Schoolchildren enjoy music with French quartet
KARACHI: In 2017, the All Pakistan Music Conference (APMC) came up with Murki, the Eastern Music Initiation Module (EMIM), to raise cultural awareness among the youth through our musical heritage.
On Wednesday morning, as per the module, the APMC held an event called ‘Explorations in Music’ for the participants in this year’s programme at Rangoonwala Hall. It featured a workshop and recital performed by the French quartet, Stracho Temelkovski, and renowned Pakistani sitar player Ustad Ashraf Sharif Khan.
The quartet from the beginning enlivened the mood of the children, who listened to the musicians with exemplary discipline and attentiveness. It was so nice to hear the band leader and Ustad Ashraf Sharif complementing two different sets of string instruments by creating and following a riff that carried multiple influences –– Middle Eastern, subcontinent, Western etc.
The tune immediately made the audience realise that what they’re listening to was readily identifiable. Even when the accordion (played by Jean Francois Baez) and saxophone (Jean-Charles Richard) started playing their parts in the composition, the feel of ‘affinity’ remained intact. In fact, its effect was heightened when the sitar and the sax engaged in a dialogue of sorts. Both artists were excellent.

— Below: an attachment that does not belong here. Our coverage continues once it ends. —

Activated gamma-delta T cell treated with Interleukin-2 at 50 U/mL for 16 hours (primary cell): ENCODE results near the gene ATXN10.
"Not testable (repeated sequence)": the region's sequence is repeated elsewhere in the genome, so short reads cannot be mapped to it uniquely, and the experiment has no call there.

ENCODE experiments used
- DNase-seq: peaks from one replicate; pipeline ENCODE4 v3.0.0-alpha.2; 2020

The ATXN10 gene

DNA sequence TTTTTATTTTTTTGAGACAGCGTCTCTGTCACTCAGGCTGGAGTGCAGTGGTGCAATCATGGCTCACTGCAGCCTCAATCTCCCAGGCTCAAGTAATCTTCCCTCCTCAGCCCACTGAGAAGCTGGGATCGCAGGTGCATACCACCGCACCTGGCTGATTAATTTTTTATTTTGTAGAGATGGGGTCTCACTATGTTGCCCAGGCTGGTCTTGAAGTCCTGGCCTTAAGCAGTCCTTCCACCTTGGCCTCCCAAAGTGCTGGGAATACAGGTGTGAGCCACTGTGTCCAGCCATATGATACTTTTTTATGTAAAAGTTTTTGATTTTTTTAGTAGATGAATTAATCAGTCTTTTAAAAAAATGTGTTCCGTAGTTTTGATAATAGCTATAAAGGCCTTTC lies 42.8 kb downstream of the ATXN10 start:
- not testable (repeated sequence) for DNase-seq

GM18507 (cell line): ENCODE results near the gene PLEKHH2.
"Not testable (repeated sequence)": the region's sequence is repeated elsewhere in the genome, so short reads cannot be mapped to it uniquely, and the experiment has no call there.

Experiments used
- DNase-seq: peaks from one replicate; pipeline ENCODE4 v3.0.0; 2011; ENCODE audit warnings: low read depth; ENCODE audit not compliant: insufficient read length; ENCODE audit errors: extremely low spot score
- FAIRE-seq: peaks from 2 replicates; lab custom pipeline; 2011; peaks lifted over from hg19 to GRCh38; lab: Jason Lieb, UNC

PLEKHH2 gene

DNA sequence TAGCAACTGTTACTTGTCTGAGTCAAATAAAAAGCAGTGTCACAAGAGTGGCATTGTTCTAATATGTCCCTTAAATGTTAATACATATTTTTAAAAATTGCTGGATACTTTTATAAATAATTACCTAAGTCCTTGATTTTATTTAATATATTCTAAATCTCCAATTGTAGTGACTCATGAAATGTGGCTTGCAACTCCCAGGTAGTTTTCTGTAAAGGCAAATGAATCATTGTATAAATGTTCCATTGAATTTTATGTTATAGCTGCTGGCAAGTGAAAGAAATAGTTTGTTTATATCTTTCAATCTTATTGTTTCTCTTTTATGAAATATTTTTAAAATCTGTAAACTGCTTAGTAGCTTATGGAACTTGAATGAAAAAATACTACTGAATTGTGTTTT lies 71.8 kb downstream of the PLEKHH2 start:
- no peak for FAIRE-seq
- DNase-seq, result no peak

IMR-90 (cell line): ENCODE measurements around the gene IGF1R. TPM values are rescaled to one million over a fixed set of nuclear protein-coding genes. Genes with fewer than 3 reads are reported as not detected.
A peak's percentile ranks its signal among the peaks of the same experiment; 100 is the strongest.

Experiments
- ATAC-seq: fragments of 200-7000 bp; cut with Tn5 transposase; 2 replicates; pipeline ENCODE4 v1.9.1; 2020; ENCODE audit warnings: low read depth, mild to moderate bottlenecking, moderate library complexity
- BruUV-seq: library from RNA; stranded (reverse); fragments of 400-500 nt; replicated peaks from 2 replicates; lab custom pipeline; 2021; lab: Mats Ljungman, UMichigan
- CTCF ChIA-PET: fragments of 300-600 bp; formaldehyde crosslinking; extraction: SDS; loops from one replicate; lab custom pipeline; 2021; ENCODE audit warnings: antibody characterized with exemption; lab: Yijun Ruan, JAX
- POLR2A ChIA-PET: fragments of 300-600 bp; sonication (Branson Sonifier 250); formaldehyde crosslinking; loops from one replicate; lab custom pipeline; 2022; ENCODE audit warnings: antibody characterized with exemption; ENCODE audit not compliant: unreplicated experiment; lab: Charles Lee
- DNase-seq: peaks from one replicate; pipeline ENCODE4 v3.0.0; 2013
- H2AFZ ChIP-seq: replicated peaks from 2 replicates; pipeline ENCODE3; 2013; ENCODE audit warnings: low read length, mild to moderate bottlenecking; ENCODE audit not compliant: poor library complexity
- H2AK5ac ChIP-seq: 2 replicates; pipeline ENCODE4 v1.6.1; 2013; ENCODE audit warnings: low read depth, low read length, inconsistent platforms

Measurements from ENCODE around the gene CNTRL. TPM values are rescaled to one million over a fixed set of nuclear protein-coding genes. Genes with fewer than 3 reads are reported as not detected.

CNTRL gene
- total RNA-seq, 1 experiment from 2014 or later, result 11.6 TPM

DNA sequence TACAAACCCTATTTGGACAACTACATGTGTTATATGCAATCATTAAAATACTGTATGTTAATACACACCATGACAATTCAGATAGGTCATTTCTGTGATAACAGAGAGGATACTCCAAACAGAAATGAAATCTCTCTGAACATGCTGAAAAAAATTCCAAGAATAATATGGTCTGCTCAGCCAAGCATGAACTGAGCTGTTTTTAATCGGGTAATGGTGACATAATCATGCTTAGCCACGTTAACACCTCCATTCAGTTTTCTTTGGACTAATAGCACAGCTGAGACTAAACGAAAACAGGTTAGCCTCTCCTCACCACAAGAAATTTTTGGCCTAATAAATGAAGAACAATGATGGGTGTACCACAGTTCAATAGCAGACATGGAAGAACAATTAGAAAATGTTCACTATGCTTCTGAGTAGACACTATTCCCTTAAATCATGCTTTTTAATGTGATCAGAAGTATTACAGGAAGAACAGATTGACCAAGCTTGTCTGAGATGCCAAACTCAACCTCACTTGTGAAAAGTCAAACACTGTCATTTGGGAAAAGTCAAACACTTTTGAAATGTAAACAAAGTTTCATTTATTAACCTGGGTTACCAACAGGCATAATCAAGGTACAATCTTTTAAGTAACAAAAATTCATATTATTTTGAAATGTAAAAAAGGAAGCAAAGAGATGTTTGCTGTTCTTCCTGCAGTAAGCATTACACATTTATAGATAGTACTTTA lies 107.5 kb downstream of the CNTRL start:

After the track, APMC’s Ayla Raza requested the musicians to individually introduce themselves and their instruments to the children. Temelkovski was the first one to speak. The students were amazed to see him play various instruments –– a couple of them simultaneously showing musical ambidexterity. He played quite a few percussions, including vocal percussions (beatbox), which the young ones enjoyed to the hilt.
Jean Francois Baez told them about the accordion. He claimed it’s a popular instrument in France, and is only 170 years old. He is usually accustomed to playing a bigger accordion on which he can perform classics such as Bach. And he did do Bach for a short period and a bit of jazz on the instrument that he had with him on Wednesday.
Jean-Charles Richard said the saxophone was invented by a Belgian named Adolphe Sax, and the one that he was carrying was not as big in size as other pieces of the sax family. He played three items for the kids, including a small fragment from Charlie Parker’s ‘Confirmation’.
Ashraf Sharif Khan said the sitar is a 700-year-old instrument developed by Hazrat Amir Khusrau.
He also talked about the material that’s used in the making of a sitar and demonstrated how modern-day playing of it has become closer to the vocal notes.
The students were, then, divided into groups to go to four stations where each musician was present to further inform them about their instruments in particular and music in general.
The event will continue on Thursday. The educational institutions whose students are taking part in the programme are: PECHS Girls School, Happy Home School, Dawood Public School, Karachi High School, Civilisations School and CAS.